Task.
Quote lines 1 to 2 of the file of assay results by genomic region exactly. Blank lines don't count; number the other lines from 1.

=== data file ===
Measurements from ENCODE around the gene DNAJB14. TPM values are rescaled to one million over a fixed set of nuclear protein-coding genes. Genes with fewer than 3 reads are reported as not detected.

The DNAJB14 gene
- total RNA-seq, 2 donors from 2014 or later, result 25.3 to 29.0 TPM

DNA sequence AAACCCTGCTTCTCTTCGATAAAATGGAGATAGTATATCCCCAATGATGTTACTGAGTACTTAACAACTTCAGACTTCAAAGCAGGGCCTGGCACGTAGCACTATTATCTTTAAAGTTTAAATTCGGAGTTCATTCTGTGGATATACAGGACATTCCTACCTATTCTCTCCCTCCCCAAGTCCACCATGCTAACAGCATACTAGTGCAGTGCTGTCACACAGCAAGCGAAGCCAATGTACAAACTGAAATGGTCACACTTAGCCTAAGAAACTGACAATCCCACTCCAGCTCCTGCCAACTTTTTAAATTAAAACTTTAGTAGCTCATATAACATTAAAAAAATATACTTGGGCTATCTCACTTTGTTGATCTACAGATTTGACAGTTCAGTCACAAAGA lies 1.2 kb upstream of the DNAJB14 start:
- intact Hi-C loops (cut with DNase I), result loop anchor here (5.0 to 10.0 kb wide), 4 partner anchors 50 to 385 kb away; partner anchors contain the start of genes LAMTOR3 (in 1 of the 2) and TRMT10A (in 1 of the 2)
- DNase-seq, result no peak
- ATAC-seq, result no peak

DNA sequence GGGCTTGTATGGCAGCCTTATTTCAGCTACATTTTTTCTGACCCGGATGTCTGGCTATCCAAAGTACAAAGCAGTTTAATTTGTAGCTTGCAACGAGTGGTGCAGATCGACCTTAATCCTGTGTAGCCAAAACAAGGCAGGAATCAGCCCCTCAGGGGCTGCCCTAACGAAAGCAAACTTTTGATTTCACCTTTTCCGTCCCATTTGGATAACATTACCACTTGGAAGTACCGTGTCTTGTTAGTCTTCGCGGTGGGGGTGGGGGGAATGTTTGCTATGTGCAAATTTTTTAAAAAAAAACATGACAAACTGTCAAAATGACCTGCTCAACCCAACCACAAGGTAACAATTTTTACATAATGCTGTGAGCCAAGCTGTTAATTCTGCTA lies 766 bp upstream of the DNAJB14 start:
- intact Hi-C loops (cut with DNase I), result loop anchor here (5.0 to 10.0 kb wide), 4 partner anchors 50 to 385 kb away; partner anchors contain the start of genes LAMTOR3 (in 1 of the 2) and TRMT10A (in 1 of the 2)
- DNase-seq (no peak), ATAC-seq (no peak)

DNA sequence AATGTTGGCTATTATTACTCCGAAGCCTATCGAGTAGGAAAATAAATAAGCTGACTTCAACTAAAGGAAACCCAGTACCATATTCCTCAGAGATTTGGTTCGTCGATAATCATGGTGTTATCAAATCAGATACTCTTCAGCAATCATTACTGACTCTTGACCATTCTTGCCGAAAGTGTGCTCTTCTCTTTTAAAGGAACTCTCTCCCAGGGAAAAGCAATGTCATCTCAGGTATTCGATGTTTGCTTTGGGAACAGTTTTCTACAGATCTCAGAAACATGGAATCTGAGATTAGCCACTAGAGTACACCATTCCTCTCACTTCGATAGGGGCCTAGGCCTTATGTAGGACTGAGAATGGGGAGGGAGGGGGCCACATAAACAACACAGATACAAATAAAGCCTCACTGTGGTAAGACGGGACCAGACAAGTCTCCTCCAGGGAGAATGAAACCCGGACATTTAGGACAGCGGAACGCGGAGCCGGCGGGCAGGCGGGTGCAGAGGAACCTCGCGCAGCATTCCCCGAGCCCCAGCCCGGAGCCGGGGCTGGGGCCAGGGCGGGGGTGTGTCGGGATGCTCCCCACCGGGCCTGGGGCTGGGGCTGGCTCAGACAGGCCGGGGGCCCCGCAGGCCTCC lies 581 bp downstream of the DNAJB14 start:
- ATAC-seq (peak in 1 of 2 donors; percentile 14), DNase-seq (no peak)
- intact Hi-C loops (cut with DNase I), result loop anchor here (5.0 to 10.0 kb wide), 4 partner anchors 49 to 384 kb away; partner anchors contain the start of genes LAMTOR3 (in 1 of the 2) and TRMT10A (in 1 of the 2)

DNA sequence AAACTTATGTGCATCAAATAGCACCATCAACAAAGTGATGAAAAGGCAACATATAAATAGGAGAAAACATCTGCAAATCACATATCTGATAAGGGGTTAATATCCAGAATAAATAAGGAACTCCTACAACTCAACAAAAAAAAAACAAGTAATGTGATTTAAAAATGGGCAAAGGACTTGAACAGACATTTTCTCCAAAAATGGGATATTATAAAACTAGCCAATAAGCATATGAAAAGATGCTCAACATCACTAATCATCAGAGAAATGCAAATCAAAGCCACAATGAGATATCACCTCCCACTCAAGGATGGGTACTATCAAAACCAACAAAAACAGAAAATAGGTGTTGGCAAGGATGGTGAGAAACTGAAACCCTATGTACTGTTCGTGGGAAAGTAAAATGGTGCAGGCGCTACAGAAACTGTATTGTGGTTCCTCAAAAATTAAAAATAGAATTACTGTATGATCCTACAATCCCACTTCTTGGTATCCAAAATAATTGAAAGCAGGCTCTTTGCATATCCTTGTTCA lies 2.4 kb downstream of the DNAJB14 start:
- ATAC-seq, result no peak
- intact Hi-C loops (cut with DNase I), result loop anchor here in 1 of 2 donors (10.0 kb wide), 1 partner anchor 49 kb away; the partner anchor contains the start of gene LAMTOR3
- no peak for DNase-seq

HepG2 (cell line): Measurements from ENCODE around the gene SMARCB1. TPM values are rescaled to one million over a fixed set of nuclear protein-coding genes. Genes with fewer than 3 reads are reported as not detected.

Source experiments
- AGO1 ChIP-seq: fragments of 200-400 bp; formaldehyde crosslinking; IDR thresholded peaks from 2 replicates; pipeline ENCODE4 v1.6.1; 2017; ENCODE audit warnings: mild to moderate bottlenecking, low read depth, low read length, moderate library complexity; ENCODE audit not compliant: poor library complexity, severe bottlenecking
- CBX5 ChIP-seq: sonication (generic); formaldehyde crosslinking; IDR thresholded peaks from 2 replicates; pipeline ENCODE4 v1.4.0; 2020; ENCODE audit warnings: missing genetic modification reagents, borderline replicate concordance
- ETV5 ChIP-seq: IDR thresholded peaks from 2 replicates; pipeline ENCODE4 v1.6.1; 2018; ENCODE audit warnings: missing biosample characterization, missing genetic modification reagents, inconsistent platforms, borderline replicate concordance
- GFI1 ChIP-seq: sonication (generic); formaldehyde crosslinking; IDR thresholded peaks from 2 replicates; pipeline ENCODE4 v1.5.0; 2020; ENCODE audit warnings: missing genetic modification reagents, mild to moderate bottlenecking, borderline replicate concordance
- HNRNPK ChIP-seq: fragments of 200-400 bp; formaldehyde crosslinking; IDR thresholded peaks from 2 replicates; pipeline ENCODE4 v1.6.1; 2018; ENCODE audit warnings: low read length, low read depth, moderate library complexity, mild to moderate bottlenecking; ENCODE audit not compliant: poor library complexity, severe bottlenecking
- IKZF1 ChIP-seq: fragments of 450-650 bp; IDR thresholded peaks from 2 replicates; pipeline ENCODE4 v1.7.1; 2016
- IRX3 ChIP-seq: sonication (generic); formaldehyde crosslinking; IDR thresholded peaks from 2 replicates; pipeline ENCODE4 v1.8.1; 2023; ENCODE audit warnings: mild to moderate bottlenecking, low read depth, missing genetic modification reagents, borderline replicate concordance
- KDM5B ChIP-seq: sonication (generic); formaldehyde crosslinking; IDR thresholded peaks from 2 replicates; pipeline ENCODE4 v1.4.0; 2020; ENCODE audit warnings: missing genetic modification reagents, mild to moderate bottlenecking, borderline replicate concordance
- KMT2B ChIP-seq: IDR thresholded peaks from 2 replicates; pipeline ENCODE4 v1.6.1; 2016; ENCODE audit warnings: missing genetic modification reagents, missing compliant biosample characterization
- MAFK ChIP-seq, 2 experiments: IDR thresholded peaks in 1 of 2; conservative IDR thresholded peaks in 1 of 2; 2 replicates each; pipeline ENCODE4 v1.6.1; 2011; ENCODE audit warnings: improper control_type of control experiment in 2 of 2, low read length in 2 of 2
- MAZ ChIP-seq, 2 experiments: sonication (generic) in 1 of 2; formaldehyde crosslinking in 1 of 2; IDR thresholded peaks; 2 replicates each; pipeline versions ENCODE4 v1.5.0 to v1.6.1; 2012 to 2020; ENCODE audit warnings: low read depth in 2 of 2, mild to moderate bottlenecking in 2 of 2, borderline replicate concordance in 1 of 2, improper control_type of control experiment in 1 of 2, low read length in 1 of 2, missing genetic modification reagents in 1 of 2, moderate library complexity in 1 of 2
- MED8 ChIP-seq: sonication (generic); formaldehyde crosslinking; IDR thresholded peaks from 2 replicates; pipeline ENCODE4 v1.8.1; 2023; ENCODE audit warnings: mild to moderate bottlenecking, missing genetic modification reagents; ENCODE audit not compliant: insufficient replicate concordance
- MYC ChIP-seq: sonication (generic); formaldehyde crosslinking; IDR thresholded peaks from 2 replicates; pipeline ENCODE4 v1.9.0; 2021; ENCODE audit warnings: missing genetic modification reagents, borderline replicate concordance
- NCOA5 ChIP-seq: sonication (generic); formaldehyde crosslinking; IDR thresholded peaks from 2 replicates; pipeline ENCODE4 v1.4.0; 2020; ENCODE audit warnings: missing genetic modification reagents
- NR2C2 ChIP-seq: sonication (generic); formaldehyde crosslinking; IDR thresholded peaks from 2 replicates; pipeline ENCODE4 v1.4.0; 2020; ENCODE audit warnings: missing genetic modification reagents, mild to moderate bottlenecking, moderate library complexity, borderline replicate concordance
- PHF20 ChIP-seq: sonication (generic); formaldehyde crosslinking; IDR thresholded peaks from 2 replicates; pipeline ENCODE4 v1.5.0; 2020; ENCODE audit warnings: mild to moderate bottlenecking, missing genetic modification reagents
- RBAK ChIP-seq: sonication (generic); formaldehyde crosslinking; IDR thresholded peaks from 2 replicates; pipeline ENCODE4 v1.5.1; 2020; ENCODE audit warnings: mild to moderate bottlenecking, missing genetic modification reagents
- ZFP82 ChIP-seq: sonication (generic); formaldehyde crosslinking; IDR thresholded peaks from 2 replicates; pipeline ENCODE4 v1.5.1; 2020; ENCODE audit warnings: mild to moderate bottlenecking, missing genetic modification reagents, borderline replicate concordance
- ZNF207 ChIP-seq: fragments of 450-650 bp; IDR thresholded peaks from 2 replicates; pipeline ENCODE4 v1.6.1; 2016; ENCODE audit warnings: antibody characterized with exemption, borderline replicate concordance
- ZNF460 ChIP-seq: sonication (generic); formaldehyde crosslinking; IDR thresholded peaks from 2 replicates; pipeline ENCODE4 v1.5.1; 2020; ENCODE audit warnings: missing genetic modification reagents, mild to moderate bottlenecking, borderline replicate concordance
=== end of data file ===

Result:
Measurements from ENCODE around the gene DNAJB14. TPM values are rescaled to one million over a fixed set of nuclear protein-coding genes. Genes with fewer than 3 reads are reported as not detected.

The DNAJB14 gene